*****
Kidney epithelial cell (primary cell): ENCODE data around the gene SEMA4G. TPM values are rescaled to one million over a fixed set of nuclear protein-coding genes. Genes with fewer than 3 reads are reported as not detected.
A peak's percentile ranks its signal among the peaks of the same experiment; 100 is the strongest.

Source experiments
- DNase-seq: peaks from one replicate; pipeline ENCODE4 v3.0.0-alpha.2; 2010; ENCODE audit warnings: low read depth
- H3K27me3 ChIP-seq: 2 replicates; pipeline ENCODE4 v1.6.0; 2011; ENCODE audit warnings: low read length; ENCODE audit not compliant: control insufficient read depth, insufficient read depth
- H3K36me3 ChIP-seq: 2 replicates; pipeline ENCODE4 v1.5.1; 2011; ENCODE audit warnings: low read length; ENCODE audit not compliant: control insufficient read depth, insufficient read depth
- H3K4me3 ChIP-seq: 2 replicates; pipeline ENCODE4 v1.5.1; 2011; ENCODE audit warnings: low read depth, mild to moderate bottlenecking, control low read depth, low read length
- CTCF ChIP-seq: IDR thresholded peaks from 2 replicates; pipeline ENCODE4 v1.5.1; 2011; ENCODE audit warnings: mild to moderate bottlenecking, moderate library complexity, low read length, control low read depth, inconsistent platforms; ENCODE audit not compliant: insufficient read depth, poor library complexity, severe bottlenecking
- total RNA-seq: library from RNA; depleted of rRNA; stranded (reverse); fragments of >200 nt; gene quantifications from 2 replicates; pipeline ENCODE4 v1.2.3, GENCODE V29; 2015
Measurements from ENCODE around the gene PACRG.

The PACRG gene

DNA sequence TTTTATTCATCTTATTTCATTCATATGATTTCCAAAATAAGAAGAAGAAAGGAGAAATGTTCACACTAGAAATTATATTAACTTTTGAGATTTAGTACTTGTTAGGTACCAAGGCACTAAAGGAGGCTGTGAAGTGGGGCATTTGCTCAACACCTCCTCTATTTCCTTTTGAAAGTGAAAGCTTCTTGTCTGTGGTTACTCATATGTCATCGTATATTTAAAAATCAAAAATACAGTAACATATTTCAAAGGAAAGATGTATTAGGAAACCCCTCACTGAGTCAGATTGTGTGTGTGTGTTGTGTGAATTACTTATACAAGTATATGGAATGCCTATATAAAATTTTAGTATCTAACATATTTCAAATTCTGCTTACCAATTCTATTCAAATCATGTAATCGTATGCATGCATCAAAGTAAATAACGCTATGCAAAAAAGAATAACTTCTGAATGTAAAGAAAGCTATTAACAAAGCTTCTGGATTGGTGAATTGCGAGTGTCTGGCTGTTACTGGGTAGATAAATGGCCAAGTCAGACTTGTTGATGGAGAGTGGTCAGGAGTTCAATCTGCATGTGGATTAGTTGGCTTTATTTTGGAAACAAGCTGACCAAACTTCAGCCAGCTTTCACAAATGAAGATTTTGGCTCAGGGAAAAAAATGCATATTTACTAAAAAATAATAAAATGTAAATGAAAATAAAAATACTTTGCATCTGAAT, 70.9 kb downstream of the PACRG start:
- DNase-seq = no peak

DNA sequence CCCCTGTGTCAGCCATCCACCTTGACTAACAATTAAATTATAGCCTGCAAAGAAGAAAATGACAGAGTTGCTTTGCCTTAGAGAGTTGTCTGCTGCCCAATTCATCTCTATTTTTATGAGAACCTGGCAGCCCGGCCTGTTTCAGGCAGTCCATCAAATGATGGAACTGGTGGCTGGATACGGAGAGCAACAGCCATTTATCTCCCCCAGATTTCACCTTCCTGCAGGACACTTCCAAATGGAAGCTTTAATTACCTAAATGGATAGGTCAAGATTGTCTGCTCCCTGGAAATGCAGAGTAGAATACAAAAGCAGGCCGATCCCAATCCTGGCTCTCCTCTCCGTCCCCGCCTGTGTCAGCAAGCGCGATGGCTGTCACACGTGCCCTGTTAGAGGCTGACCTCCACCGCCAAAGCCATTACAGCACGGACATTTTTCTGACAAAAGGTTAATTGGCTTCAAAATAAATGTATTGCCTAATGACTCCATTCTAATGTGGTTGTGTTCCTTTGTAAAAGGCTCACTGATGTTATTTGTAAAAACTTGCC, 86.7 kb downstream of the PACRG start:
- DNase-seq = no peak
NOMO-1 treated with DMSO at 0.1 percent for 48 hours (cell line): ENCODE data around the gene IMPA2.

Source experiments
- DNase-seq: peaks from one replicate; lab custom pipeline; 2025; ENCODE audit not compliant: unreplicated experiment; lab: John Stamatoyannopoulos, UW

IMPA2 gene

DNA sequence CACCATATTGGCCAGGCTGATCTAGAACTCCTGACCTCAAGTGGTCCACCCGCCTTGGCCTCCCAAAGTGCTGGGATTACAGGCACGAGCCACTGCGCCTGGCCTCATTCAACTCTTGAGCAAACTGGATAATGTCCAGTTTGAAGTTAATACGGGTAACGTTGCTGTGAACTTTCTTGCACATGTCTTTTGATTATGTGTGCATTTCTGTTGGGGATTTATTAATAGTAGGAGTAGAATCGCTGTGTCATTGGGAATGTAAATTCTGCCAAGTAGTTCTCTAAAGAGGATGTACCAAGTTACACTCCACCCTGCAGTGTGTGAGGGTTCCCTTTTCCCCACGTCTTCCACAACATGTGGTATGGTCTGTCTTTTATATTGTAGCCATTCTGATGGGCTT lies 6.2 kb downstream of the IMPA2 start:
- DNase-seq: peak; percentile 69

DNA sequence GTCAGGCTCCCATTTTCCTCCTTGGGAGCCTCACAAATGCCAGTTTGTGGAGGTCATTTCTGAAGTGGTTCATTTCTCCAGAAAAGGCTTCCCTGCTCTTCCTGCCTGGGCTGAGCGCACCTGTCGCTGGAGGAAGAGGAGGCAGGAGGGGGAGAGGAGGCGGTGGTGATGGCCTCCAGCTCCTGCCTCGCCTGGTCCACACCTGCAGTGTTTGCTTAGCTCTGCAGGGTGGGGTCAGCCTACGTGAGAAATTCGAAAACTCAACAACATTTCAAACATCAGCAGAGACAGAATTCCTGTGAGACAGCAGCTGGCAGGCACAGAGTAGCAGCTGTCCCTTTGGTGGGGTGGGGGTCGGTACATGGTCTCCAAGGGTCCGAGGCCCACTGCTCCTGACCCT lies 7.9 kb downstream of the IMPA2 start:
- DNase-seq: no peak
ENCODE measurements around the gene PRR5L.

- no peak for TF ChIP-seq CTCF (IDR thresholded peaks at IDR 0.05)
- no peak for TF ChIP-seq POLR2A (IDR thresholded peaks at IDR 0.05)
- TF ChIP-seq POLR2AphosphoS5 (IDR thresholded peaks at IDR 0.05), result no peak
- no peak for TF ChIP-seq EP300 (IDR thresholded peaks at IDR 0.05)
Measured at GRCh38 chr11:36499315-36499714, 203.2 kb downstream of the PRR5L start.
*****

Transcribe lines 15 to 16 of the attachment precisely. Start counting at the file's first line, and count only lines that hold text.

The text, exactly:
- DNase-seq = no peak
NOMO-1 treated with DMSO at 0.1 percent for 48 hours (cell line): ENCODE data around the gene IMPA2.